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Homework Help: Bode Plot question

  1. Apr 10, 2010 #1
    1. The problem statement, all variables and given/known data
    I'm doing a question that requires a Bode plot (magnitude and phase).

    3. The attempt at a solution
    I got a transfer function of
    [tex]H(\omega)=\frac{1+\frac{j*\omega}{3}}{1-0.1667(\omega)^{2}+0.4167j*\omega}[/tex]

    So there is a simple zero at 3 rad/s; complex pole at 2.45 rad/s; and no DC gain.
    I am able to plot the magnitude plot correctly, however my phase isn't exactly right.

    For phase I have essentially two contributions from the zero and the pole:
    From zero: 0.3<omega<30 rad/s with a slope of 45 degrees/decade
    From pole: 0.245<omega<24.5 rad/s with a slope of -90 degrees/decade

    So combining the two, I get (w==omega, i'm too lazy to write it out):
    0<w<0.245: 0 degrees,
    0.245<w<0.3: slope of -90 degrees/decade
    0.3<w<24.5: slope of -45 degrees/decade
    24.5<w<30: slope of 45 degrees/decade
    w>30: slope of 0

    However the solution my prof provided says:
    0<w<0.245: 0 degrees,
    0.245<w<0.3: slope of -90 degrees/decade
    0.3<w<24.5: slope of -45 degrees/decade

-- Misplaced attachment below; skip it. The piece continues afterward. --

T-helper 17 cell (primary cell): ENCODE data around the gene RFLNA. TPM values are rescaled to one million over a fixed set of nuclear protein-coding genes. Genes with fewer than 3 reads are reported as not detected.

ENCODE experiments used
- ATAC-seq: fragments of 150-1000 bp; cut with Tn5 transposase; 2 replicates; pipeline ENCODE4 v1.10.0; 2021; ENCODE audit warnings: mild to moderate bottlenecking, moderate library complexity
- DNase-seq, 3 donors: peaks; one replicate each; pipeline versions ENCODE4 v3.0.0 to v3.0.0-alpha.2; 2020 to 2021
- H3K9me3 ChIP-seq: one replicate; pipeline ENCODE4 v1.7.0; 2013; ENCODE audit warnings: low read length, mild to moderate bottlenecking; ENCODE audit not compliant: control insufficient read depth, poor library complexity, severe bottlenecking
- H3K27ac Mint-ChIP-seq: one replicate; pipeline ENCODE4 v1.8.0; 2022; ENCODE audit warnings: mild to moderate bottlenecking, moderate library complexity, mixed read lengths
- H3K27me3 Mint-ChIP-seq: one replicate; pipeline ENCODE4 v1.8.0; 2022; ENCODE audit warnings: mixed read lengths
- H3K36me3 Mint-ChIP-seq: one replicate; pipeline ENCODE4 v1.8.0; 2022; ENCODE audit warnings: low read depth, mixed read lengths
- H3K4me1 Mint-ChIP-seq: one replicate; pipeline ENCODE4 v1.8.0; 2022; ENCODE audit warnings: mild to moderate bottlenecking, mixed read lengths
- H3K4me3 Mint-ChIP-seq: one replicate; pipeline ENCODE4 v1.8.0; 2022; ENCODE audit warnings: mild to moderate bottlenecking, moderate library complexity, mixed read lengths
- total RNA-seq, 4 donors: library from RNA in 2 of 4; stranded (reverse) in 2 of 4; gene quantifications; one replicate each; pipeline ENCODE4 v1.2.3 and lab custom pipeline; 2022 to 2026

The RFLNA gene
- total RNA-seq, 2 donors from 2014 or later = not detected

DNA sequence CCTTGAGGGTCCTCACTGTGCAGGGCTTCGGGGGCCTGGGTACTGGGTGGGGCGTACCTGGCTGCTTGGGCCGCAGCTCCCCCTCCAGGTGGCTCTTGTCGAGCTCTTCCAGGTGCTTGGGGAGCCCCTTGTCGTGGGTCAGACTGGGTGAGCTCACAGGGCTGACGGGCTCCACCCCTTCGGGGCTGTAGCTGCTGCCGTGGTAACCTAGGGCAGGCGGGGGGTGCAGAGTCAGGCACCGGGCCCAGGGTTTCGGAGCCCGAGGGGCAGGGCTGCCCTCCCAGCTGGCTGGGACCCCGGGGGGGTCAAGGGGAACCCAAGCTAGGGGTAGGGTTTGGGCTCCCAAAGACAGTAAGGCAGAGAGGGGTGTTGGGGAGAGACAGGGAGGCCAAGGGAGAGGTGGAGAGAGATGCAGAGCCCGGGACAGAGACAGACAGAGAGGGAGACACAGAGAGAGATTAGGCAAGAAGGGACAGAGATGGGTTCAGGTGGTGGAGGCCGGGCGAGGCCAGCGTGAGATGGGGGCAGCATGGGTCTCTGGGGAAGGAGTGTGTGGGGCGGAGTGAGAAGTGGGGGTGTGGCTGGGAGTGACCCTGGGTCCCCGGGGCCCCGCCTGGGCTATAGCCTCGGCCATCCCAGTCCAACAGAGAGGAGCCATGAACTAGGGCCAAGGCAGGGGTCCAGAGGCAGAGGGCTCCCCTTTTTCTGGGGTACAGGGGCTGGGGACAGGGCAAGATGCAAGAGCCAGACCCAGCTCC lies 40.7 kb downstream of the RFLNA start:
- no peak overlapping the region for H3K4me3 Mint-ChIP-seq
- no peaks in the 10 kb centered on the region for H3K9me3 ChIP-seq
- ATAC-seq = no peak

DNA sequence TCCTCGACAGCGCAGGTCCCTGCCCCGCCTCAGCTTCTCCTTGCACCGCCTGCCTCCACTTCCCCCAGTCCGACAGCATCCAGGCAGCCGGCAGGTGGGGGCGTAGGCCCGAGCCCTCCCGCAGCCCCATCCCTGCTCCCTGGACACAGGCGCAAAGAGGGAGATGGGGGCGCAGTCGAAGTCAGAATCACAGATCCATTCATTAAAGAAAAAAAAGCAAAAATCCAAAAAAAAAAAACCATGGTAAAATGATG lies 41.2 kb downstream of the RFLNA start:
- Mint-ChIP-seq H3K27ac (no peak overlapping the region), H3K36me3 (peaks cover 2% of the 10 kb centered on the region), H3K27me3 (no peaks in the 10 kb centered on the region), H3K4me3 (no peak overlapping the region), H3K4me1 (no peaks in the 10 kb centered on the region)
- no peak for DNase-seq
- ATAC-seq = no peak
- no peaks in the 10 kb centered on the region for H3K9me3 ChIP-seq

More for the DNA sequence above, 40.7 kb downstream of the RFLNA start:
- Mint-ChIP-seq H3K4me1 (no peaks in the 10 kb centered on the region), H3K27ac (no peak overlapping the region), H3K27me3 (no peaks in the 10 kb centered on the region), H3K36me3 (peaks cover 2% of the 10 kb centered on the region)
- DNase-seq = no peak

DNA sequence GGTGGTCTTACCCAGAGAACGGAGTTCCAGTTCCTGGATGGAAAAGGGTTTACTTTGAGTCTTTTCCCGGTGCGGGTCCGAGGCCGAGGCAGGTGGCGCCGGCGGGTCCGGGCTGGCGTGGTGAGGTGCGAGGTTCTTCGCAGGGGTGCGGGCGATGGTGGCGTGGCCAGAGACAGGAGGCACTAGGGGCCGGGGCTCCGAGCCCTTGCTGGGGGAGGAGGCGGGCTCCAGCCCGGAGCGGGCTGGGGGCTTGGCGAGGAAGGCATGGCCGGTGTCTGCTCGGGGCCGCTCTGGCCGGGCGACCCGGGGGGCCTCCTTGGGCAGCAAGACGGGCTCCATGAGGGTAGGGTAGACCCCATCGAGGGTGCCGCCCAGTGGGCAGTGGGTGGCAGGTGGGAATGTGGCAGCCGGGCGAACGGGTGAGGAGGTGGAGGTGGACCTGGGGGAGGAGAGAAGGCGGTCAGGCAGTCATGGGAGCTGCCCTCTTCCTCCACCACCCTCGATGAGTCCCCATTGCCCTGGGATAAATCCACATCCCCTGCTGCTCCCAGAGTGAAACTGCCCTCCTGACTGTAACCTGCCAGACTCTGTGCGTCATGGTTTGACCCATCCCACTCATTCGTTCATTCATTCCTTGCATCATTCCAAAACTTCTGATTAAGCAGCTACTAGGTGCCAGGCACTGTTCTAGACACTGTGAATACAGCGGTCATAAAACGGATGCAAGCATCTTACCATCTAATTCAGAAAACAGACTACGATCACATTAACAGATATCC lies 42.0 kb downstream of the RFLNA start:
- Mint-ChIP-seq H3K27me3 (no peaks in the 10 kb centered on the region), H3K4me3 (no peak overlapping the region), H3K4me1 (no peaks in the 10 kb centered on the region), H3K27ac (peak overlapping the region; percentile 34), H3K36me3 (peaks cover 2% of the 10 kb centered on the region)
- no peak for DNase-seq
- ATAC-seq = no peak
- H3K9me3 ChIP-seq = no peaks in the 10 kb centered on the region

w>24.5: slope of 0, flattens out at -90 degrees.

    Am I wrong? If so, why?
     
  2. jcsd
  3. Apr 11, 2010 #2

    berkeman

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    Staff: Mentor

    The zero is at -3 rad/s. Does that make a difference, or was that just a simple typo?
     
  4. Apr 11, 2010 #3
    Uh, neither. We're only dealing with positive frequencies (actually, absolute values, I suppose). We're calling them poles and zeros, but the values we're interested in is just the corner frequencies.
     
  5. Apr 11, 2010 #4

    berkeman

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    Staff: Mentor

    Sorry, then why do you say you have a zero at 3 rad/s?
     
  6. Apr 11, 2010 #5
    It's just the terminology used. Corner frequency is like absolute value of zero/pole.
     
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